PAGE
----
God is at work in this world! It may not always look like it, but God is making all things new. My prayer is that the next generation of women and men would find hope in what God is doing, even in the midst of sickness, loss, disadvantage, war, political and economic instability, climate change, corruption and the failings of the church - child sexual abuse, divisions over the role of women and sexuality and so on. despite all of this, God is transforming us, the people of God, and drawing the people around us to himself. God hasn’t abandoned creation but will renew it, too.

In our changing culture the church may seem more and more irrelevant. But on the ground I see the Spirit moving in fresh ways, through new expressions of God’s gathered people that are making a difference in their communities and beyond. All of us - women and men, of all cultures and preferences and ways of life - have something to bring to God’s work of renewal of this world.

What's one thing that you love about your local church?

We’re part of Newtown Mission, a Uniting Church in Sydney’s inner city. Before that I was involved with the Salvation Army in a public housing estate in suburban Ryde. What I love about both churches is their commitment to the local community and especially their heart for those at the margins of society. On Sundays at Newtown Mission, we have professionals and uni students alongside men and women who struggle with mental health. Interruptions and people walking in and out are a part of how we do church! Throughout the week there is a cafe and welfare service. The church also hosts creative projects - art exhibitions, book launches, local community events. It really feels like the church is part of the ‘ecology of the neighbourhood’.

What did you learn about God at a time in your life you found hard?

In my late teens and early twenties I had my finger in every pie - studies, student ministry, volunteering, setting up a research centre and more… When I lived in Armenia I kept a full schedule and thrived on being busy. But in 1991 I developed a chronic condition. At first it just meant I was limited in what I could eat, but over time it became progressively worse and I became increasingly limited in what I could do. It's been very humbling as I’ve come to accept my limitations. I’ve had moments of resentment, despair and a sense of loss when I think about all that I could have achieved if I’d been healthier. At the same time I’ve learnt contentment, I’ve learnt how to make the most of what capacity I do have and I’ve learnt how to prioritise. Being unwell also has helped me empathise with others with chronic conditions.

And what have I learnt about God? That God is good, whatever the circumstances. And that - clichéd as it may sound - God calls me to first of all ‘be’ a man after God’s own heart, and to operate out of a posture of rest. My identity was very much caught up in being a high achiever. But ultimately my identity is that I’m a child of God, loved by him.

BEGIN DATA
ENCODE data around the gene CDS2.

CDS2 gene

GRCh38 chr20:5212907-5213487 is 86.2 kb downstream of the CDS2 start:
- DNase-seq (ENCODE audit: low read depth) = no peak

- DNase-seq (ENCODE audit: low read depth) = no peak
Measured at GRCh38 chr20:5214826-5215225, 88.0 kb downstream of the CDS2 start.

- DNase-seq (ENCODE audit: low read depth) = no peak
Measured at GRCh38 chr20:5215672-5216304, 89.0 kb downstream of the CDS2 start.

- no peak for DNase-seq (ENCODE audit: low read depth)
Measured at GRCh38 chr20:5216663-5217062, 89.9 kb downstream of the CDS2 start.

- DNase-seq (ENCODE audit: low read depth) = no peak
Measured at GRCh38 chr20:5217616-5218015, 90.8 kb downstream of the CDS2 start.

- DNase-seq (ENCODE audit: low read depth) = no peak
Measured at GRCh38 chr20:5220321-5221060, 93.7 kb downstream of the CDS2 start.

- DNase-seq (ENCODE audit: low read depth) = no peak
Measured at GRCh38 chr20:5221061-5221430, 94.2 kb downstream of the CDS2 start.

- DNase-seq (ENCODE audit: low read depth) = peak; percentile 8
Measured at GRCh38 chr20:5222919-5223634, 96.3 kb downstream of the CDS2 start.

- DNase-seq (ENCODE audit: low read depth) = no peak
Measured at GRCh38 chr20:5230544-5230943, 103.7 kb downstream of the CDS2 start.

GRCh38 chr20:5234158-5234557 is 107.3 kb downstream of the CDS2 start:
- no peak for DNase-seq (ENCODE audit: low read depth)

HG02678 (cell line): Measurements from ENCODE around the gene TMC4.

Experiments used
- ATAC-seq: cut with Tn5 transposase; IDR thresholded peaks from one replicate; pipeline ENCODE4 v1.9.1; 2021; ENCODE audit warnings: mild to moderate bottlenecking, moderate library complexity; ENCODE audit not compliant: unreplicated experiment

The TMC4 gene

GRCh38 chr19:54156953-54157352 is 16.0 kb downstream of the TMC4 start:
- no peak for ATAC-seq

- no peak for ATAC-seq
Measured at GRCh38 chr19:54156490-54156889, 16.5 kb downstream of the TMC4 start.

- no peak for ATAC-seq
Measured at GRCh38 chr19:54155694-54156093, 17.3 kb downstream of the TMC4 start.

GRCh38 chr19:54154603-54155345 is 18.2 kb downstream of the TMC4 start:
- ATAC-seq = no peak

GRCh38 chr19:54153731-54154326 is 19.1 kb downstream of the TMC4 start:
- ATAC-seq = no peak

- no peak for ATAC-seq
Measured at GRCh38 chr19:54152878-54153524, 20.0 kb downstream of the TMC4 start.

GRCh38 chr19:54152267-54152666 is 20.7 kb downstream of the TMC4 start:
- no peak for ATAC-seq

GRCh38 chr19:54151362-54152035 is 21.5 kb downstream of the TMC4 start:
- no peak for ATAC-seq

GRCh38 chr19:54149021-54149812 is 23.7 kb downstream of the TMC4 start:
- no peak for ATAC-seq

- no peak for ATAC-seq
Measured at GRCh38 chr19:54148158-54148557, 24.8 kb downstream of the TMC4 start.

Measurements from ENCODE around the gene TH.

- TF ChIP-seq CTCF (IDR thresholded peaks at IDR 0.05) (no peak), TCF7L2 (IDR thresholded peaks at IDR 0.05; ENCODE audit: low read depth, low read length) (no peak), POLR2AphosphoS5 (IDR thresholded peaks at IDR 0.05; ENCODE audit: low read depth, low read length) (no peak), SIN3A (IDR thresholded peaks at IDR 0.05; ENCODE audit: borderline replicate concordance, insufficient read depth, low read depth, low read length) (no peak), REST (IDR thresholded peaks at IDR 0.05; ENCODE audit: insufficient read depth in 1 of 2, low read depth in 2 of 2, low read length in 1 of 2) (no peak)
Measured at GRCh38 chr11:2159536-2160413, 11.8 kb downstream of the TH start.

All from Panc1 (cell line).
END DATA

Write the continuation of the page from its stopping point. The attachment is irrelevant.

What are you passionate about?

I’m passionate about God’s people living as God’s people, with integrity and faith and hope and love. In Acts 2 and 4 the church had the ‘favour' of the people because of how they lived and how they loved one another in practical ways - by sharing their lives, hearts and goods.

I’m also passionate about God’s people being missional. Karina and I have started up Neighbourhood Matters ( to ‘form reflective practitioners in the ecology of the urban neighbourhood’. That sounds like a mouthful but it means that we want God’s people to be able to discern what God is doing in the places they live, work, study and play, and to join in that.

I’m passionate about inclusion, diversity, justice, opportunity for all, seeing people flourish. This motivates me to advocate for local and global issues of injustice. It motivates me to come alongside men from disadvantaged backgrounds. And it motivates me to give generously to those needier than me and encourage others to do the same. And in my role as editor for Ethos’ print and online publications I’ve been intentional about providing a platform for diverse voices - women, people of different cultural backgrounds and of course Aboriginal peoples. I’ve had limited success so far but I won’t give up!

What do you enjoy doing when you rest?

My wife and I both love reading, going for walks, praying, hanging out in our neighbourhood and just chilling at home, reading the Saturday paper. We’re both avid Sabbath keepers - as much as possible, we keep our Saturdays clear of commitments and we stay away from social media and email. Jesus said to his disciples, "Come away with me. Let us go alone to a quiet place and rest for a while" (Mark 6:31). We find that we need this weekly change of pace to hit the ‘reset’ button and replenish our emotional, physical, mental and spiritual resources.